Clearly, therefore, blood clotting (thrombus formation) is the terminal event in almost all heart attacks, and most strokes. This is widely accepted. Indeed, almost all forms of treatment for heart attacks, and strokes, involve the use of anticoagulants of different types: clot busters, aspirin, clopidogrel… or inserting stents to prize open the blockage caused by the blood clot etc. Acute cardiology intervention could, in many ways, best be defined as thrombus management.
The importance of blood clotting in heart disease death can be further highlighted if we look at people with Hughes Syndrome. This is a condition where the blood is dangerously more likely to clot – thrombophilia. People with this syndrome are far, far more likely to have strokes and heart attacks – often at a very young age – sometimes before the age of twenty. (Mainly strokes, actually). The condition is managed with various anticoagulants.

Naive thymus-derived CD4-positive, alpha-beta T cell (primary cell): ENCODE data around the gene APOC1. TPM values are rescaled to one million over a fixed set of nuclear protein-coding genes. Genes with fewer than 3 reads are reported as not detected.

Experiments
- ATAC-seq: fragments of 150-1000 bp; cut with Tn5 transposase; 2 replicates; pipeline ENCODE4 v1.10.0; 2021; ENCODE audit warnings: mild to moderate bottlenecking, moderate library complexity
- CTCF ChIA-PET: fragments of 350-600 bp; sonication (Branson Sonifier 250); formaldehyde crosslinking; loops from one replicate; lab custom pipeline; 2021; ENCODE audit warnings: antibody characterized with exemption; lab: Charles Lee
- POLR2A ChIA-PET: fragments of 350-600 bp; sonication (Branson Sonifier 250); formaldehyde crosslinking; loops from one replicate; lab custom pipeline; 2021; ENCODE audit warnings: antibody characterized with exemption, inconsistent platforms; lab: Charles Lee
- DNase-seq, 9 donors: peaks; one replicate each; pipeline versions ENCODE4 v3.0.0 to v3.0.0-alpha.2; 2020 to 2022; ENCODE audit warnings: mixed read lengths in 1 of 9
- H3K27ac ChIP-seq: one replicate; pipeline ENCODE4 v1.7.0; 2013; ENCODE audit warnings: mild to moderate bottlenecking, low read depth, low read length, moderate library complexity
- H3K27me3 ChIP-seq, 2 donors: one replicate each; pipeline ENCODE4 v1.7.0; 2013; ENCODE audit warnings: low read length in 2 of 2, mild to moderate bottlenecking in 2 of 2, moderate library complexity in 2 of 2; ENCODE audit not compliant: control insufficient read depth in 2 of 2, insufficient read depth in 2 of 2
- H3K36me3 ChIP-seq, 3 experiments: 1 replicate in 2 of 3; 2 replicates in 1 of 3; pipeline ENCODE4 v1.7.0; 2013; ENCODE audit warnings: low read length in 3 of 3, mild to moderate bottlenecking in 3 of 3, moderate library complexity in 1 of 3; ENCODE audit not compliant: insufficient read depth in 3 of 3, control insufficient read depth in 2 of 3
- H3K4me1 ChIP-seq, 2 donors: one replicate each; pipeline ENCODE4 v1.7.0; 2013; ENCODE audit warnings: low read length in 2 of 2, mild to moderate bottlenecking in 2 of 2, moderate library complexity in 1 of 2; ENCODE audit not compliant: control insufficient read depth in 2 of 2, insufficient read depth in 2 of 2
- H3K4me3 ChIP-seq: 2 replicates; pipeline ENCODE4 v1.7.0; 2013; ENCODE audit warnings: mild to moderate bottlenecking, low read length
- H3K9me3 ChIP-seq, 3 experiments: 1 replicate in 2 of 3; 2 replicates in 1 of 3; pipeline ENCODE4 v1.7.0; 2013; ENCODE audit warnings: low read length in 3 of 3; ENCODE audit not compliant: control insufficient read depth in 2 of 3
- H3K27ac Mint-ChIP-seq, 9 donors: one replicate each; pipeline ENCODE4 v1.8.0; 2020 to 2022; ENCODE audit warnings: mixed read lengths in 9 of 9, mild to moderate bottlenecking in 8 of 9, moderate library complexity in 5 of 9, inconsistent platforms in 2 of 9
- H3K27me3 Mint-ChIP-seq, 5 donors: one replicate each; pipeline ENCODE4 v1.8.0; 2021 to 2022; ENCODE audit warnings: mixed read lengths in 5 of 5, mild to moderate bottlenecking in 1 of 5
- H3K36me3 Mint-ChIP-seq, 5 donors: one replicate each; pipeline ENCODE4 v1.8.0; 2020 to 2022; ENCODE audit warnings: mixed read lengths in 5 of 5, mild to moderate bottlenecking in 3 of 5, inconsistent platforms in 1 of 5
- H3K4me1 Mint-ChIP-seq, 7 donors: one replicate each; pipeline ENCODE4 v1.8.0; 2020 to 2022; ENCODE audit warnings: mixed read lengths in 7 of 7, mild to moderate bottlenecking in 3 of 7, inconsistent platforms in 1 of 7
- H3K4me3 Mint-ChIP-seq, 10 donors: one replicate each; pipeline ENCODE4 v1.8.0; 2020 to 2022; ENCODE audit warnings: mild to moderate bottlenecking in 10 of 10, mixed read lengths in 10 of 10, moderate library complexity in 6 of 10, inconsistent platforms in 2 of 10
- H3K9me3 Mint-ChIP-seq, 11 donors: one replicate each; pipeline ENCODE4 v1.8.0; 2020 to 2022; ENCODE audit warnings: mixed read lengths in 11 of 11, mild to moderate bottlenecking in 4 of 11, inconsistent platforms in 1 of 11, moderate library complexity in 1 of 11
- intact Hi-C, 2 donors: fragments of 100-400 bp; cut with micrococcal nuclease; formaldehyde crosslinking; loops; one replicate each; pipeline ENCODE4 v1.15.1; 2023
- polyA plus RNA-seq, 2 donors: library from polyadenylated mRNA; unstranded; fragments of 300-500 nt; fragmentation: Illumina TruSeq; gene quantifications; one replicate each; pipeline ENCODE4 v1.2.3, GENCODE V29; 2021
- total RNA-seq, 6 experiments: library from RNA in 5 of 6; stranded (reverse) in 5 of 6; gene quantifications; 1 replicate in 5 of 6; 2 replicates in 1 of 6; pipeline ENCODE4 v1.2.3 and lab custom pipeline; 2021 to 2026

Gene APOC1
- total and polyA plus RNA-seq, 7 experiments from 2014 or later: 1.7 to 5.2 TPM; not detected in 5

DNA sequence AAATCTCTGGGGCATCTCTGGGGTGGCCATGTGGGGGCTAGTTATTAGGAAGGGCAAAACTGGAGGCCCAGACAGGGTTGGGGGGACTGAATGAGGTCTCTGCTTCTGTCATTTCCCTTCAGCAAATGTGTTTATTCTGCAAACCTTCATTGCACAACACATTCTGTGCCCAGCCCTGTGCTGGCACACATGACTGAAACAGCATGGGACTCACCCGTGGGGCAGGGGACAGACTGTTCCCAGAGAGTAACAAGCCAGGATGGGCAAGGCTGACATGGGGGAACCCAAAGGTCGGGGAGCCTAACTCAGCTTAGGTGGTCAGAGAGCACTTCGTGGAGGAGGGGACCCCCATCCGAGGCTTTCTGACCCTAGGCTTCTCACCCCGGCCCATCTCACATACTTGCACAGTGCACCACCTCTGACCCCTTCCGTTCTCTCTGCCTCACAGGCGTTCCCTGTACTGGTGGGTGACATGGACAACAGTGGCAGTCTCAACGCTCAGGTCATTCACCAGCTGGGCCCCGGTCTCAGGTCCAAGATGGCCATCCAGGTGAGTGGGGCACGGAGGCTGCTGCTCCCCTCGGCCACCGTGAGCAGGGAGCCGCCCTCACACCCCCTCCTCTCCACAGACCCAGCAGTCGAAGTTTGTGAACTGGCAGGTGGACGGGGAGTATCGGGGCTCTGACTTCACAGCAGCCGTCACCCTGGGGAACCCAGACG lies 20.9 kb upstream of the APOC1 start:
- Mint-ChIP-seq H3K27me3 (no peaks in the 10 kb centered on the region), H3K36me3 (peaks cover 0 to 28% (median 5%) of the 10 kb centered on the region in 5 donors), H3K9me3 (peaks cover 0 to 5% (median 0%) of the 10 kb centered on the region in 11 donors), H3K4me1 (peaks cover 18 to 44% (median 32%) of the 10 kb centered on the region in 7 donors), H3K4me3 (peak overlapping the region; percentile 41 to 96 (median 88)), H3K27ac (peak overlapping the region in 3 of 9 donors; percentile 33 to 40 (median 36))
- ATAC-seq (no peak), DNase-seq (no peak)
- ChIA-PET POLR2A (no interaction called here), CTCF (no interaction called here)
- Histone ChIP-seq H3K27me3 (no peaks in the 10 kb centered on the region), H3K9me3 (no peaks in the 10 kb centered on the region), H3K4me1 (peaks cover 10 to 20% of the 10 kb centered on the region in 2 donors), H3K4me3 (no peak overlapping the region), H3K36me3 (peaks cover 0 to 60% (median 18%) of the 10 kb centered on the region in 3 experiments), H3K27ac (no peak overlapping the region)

I could continue on this theme for some time, but the role of blood clots in causing death from heart disease, and strokes, is not in the slightest controversial. What is somewhat more controversial is to suggest that the earlier process of heart disease, atherosclerotic plaque development, could also be due to abnormalities/ dysfunction, with the system of blood clotting/repair.
At present, although I have never seen it stated clearly, it seems that everyone is happy to accept that atherosclerotic plaque development is due to one set of risk factors. Then the final event, the deadly blood clot, happens…coincidentally? Due to a completely different set of risk factors? This remains unexplained.
I was never comfortable with the idea that the creation of atherosclerotic plaques has one set of ‘causes’ whilst the final event, the blood clot, has another set of, potentially, unrelated causes. This seems clumsy, and always did – two diseases welded together to make one disease? I thought it was much better to see if a blood clot/thrombosis hypothesis could explain the entire process from start to finish. This could just be me trying to make things neat and tidy, but I don’t think so.
Firstly I tried to articulate what the unified ‘clotting’ hypothesis might look like. Whilst it does not have the elegant simplicity of the cholesterol hypothesis, I hope that it is clear: